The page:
Valentin Serov (1865-1911) was a prominent Russian painter who gained fame as a portrait artist.
In 1880, Serov entered the Academy of Art in St Petersburg but after 5 years of study, decided to travel due to boredom. It was during this period of travel in the late 1880s that the artist became attracted to the light, bright colours of Impressionism.
As Serov’s style developed, it grew more expressive in form. He not only wanted to represent the social injustices and hardships in the world [Soldiers, soldiers, where is your glory?], but life’s daily joys and charm.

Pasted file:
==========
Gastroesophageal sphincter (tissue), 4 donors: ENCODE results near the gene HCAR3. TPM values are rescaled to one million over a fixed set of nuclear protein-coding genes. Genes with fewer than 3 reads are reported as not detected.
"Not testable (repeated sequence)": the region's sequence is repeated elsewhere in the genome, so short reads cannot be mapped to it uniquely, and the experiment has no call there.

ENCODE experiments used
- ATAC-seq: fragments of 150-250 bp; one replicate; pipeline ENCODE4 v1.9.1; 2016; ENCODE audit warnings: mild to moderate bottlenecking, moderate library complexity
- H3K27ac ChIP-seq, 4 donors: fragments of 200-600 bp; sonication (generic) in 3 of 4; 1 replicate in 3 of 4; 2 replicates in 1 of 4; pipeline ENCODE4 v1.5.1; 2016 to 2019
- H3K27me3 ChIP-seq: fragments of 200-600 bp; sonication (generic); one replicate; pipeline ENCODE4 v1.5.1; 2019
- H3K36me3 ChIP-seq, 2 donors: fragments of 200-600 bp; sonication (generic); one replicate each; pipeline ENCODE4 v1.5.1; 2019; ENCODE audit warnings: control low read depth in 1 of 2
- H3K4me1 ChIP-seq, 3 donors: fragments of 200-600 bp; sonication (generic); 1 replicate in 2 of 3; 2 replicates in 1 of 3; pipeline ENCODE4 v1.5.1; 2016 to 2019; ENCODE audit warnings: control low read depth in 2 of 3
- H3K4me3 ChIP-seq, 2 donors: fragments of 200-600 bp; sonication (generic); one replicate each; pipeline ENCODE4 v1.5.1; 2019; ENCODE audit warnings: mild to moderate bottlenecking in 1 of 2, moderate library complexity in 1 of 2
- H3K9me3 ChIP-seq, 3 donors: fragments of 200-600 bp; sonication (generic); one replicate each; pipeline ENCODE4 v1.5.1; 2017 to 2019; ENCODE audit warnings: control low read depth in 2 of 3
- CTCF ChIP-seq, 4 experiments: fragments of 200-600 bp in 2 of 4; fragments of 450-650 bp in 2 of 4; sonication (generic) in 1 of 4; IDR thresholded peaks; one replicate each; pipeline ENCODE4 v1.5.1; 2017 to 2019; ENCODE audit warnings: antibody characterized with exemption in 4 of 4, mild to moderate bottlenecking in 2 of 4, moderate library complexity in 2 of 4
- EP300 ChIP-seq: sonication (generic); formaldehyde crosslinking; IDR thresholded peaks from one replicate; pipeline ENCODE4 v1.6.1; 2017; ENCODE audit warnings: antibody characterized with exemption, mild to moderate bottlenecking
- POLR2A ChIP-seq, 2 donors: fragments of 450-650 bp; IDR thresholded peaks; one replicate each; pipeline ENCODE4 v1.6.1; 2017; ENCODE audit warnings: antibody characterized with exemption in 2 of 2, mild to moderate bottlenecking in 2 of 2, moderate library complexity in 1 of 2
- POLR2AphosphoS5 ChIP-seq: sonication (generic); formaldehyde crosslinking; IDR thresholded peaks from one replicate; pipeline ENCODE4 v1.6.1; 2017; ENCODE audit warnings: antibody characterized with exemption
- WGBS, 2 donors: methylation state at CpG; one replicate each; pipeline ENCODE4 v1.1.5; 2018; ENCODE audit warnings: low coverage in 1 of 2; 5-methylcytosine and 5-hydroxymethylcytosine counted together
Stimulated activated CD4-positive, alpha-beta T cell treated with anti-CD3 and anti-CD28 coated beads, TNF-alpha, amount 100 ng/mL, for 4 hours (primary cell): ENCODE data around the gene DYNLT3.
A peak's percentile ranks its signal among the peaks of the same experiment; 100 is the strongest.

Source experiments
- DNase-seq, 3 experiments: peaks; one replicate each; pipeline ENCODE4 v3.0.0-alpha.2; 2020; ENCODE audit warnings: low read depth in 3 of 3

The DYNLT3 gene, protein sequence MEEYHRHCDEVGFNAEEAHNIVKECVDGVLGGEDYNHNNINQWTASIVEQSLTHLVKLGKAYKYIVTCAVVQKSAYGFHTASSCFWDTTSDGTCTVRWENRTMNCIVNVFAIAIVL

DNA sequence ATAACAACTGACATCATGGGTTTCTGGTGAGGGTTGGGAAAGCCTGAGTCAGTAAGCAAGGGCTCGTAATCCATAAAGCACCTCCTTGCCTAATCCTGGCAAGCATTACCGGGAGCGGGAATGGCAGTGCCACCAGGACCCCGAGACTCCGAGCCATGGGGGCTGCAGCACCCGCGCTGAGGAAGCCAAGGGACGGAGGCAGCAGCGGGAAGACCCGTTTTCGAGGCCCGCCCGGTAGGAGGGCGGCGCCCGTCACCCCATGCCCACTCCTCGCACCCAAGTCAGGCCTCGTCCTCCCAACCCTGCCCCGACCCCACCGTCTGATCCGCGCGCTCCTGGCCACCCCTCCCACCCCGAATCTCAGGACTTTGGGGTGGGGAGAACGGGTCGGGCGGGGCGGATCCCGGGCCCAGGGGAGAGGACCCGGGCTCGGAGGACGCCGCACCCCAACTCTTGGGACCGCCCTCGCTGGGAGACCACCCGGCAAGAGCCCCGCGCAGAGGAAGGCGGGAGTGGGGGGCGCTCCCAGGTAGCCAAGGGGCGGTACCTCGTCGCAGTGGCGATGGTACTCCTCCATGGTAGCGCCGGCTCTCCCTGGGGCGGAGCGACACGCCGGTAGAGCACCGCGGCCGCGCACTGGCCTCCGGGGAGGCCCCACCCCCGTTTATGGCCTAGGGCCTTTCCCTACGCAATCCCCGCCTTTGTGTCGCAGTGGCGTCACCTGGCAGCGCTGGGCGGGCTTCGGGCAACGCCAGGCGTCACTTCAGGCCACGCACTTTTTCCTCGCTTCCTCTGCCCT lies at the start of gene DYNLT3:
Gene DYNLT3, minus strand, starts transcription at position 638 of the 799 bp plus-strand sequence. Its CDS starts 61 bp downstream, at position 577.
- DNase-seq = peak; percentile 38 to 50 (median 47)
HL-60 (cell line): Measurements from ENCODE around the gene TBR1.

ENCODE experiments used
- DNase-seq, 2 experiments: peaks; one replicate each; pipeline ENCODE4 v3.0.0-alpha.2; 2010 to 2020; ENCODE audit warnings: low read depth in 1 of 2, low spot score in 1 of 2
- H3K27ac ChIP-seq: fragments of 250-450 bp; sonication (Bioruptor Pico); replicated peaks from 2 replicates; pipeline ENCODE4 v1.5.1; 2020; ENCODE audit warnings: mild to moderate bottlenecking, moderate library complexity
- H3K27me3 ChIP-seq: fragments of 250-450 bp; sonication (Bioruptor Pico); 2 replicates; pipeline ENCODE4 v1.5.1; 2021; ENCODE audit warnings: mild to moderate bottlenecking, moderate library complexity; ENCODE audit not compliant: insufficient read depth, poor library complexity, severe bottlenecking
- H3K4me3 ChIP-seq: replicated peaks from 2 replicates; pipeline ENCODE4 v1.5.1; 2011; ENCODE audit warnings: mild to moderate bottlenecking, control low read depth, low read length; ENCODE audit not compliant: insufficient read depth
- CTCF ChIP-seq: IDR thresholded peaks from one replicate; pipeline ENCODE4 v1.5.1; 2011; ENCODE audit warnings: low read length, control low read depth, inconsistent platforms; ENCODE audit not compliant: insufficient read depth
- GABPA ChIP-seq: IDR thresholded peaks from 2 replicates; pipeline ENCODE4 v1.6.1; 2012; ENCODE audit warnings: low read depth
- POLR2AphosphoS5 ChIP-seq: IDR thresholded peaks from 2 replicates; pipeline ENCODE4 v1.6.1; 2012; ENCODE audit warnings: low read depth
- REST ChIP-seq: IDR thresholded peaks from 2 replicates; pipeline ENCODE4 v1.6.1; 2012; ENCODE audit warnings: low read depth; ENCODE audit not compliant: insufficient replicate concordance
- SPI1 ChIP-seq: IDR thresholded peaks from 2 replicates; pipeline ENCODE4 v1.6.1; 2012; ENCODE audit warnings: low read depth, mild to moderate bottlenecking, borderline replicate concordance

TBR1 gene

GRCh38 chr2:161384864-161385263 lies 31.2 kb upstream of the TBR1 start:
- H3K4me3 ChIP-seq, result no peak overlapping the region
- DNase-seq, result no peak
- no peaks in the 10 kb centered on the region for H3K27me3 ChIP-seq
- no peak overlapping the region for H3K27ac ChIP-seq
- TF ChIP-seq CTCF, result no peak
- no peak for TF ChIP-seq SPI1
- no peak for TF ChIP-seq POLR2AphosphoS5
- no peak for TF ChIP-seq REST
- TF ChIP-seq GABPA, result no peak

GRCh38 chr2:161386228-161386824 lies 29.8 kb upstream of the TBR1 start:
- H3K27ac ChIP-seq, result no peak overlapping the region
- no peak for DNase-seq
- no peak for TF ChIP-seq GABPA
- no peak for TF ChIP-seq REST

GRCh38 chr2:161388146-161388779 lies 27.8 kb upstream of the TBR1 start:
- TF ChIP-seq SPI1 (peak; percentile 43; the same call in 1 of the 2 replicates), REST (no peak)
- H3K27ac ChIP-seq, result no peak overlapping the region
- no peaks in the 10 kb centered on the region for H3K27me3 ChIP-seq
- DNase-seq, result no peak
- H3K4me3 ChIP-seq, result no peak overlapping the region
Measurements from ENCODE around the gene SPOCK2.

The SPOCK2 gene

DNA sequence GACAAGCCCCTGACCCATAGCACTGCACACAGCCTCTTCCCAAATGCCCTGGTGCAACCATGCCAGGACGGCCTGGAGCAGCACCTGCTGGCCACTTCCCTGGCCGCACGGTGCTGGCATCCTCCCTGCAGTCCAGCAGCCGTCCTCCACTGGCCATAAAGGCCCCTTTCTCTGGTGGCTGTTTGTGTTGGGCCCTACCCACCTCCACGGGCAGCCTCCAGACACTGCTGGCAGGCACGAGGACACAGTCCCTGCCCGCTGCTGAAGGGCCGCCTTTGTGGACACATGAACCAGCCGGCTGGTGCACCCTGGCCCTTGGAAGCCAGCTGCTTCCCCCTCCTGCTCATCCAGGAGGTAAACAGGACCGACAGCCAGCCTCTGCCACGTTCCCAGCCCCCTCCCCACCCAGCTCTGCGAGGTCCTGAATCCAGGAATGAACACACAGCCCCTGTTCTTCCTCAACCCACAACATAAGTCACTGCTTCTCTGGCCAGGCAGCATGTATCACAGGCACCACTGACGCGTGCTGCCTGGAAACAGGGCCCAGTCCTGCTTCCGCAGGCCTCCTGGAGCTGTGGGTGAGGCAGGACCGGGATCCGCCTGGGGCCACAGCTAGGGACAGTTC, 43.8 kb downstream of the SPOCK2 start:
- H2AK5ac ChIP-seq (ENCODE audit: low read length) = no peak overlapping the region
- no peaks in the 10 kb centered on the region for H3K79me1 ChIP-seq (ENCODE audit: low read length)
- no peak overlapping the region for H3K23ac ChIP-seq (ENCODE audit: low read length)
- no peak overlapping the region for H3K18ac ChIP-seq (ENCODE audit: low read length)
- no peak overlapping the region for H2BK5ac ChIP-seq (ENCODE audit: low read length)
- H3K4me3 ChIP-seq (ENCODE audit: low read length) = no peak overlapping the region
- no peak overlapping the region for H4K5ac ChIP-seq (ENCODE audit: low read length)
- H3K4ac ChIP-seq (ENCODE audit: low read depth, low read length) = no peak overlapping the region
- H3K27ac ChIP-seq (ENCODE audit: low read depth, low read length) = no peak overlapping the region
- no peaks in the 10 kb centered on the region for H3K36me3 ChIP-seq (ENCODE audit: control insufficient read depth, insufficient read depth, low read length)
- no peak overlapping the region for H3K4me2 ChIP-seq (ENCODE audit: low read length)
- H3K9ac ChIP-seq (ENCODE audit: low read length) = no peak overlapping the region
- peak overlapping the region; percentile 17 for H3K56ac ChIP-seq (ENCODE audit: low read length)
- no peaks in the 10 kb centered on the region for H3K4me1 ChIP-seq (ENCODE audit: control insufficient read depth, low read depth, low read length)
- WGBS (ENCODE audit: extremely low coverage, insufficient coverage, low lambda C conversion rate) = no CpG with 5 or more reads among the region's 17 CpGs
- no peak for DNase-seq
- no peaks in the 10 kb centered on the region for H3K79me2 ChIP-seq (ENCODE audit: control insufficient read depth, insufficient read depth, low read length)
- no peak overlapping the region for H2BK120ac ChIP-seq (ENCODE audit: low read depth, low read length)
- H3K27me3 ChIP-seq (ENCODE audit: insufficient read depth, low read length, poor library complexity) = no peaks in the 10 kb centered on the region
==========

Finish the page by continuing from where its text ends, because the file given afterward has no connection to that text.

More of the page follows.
Portrait of Helena Ivanovna Roerich (1909) epitomises Serov’s interest in expressiveness and Impressionist technique beautifully. The colours are saturated with light and air to provide a fresh radiance to the sitter’s appearance and create an element of playful freedom. This choice of style is perhaps fitting for the sitter herself. Helena I. Roerich was a philosopher and writer, who would later travel to Mongolia to publish papers on ethics and Buddhist teachings.
“Serov was a realist in the best sense of the word. He unerringly saw the secret truth of life; and the things he painted revealed the very essence of phenomena, which other eyes cannot even see.” – Valery Byrussov [contemporary poet and admirer of Valentin Serov].
Image: Portrait of Helena Ivanovna Roerich, 1909 via wikipaintings.org